DARA Hurley, like any little boy, will only get one chance at childhood. But Dara faces a more complex set of daily challenges than most six-year-olds: he has both Down Syndrome and autism.
“His level of intellectual disability is classified as severe,” explains Dara’s mum, Elaine Hurley, who has three other children, one older than Dara and two younger.
“His siblings are wonderful with him, and they slip into the role so naturally: they are born into it,” Elaine says.
“But you’re trying to give them as normal a childhood as possible at the same time. It’s constant: we’re trying not to let special needs rule our lives.”
Elaine is on the Parent’s Association at St Gabriel’s special school in Bishopstown, where 43 children from Cork city and county, often with a dual diagnosis of an intellectual disability (ID) and autism, and with mental ages of roughly 18 months to two years, are schooled.
St Gabriel’s is the only school in Cork City that’s currently enrolling children with a dual diagnosis of a severe to profound ID and autism. On top of these challenges, many of the children may also have health needs: everything from epilepsy to immunological disorders.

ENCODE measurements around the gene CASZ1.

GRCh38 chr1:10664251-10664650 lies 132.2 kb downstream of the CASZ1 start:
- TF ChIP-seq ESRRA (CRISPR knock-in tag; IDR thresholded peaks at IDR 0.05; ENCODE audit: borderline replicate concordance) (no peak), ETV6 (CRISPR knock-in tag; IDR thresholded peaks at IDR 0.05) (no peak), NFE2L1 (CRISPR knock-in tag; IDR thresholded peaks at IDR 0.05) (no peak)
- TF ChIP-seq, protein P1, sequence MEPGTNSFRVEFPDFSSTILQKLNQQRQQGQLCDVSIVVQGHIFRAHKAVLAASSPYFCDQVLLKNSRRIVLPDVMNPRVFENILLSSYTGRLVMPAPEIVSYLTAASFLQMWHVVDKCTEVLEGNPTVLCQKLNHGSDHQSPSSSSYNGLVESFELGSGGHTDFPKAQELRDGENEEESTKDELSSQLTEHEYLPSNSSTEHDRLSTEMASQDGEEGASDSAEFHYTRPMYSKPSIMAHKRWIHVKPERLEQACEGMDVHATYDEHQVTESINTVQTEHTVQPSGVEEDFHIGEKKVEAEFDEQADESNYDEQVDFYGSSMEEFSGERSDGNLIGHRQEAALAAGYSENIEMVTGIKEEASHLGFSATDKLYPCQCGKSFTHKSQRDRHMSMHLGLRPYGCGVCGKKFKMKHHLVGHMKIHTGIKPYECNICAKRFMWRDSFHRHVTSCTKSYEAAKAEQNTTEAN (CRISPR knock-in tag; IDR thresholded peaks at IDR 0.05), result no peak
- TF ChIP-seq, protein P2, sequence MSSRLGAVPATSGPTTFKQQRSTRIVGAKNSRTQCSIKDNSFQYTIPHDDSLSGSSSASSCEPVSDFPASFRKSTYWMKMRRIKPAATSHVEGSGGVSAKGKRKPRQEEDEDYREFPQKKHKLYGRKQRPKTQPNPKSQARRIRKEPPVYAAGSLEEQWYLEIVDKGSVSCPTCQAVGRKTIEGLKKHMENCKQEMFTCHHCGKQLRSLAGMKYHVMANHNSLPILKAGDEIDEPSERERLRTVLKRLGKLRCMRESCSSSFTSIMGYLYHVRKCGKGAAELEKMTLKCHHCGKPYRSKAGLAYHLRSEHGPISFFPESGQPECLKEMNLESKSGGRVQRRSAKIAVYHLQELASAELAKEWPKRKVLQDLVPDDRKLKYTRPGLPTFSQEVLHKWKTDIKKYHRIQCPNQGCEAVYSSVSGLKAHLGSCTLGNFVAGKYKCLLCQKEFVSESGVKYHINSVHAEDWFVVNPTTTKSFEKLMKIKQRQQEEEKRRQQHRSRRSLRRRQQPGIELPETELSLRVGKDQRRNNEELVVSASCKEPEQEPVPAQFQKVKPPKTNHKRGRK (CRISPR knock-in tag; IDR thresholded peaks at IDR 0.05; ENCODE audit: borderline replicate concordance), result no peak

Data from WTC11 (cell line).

“We do our best, and we adapt and adjust: there are no two children here with the same set of needs, and each year we have new sets of needs to adjust to,” school principal Margaret Lordan says.
Margaret, Elaine and Parents Association Chairperson Sinéad Desmond have gathered at the school to talk about a new €200,000 crowd-funding drive launched by the parents of St Gabriel’s pupils. The school building, constructed in 1981, was designed as a mainstream school. Although many adaptations have taken place, it’s not an ideal physical environment to serve the many needs of its students.
Although the school has applied to the Department of Education and Skills for funds for an entirely new, fit-for-purpose building, they have been told it will take time. In the meantime, Dara and his schoolmates are being educated in a building with multiple problems, from leaky roofs to a lack of wheelchair ramps.
Just two weeks ago, the central heating system in the school broke and parents were asked to put extra layers on their children while the problem was being fixed.
“Everything is old at this stage,” says Margaret, who has been principal of the school for the last 14 years. “To be fair, when the school opened in 1998, the Department of Education did put in a lot of funding in in the beginning and we’ve had grants for things like furniture and IT.